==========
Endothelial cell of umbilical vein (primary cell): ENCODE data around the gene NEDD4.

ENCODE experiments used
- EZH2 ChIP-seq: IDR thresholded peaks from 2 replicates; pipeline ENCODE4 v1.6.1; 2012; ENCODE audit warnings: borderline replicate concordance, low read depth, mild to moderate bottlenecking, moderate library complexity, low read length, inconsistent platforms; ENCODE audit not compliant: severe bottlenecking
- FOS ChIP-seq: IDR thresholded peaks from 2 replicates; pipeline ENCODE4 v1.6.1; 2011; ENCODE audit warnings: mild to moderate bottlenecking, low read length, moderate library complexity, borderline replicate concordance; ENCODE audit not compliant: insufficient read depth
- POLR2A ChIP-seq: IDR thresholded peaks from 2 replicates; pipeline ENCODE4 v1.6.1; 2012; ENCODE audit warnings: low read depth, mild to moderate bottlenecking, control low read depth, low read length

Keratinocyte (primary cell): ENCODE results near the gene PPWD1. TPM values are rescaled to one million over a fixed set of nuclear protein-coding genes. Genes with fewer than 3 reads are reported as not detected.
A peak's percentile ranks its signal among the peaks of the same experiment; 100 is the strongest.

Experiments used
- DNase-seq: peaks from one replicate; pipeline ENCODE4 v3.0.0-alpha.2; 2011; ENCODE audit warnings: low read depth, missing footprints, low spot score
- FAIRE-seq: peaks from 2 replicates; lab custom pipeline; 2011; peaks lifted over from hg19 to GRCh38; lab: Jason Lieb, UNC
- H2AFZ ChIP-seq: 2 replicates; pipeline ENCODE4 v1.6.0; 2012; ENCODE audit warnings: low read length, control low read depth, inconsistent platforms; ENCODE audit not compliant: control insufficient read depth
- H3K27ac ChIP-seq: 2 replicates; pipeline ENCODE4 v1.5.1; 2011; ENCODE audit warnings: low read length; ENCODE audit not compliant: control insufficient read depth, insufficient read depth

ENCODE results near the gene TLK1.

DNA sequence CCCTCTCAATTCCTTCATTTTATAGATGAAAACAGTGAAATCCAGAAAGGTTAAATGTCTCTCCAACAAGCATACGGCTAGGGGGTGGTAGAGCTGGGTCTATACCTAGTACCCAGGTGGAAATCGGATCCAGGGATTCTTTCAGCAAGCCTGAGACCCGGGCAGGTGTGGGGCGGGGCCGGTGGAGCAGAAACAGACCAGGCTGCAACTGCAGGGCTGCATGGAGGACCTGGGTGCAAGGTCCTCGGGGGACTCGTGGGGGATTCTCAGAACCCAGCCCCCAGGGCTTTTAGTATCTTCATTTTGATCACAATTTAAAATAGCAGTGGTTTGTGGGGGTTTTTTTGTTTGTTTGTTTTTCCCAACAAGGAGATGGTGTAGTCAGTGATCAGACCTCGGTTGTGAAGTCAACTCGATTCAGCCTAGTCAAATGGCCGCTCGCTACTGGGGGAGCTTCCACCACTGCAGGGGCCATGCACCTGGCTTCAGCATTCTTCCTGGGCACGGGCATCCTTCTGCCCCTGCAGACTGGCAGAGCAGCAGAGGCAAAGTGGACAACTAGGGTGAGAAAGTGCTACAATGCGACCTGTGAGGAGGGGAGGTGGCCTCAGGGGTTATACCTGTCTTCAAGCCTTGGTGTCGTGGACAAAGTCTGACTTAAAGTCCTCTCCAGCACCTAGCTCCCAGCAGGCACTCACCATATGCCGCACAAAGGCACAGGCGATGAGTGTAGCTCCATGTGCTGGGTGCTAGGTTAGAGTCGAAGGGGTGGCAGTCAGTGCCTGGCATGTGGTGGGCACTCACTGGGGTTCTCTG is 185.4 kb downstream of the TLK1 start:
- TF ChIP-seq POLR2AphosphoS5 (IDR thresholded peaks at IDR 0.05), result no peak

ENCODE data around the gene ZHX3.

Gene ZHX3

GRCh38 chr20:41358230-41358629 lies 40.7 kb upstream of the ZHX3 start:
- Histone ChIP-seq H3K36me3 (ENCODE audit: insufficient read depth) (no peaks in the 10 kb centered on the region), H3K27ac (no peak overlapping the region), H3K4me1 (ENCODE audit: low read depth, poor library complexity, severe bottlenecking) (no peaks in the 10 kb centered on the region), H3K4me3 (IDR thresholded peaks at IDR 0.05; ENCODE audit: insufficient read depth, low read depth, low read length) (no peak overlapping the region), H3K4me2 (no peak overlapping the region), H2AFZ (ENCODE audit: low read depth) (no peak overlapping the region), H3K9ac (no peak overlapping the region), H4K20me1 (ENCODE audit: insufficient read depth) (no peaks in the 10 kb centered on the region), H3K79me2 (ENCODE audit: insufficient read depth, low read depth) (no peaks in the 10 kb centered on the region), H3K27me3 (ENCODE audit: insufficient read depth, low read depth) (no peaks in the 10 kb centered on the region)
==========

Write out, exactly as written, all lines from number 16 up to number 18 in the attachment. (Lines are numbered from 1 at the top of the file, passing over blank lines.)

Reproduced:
ENCODE data around the gene ZHX3.

Gene ZHX3

GRCh38 chr20:41358230-41358629 lies 40.7 kb upstream of the ZHX3 start: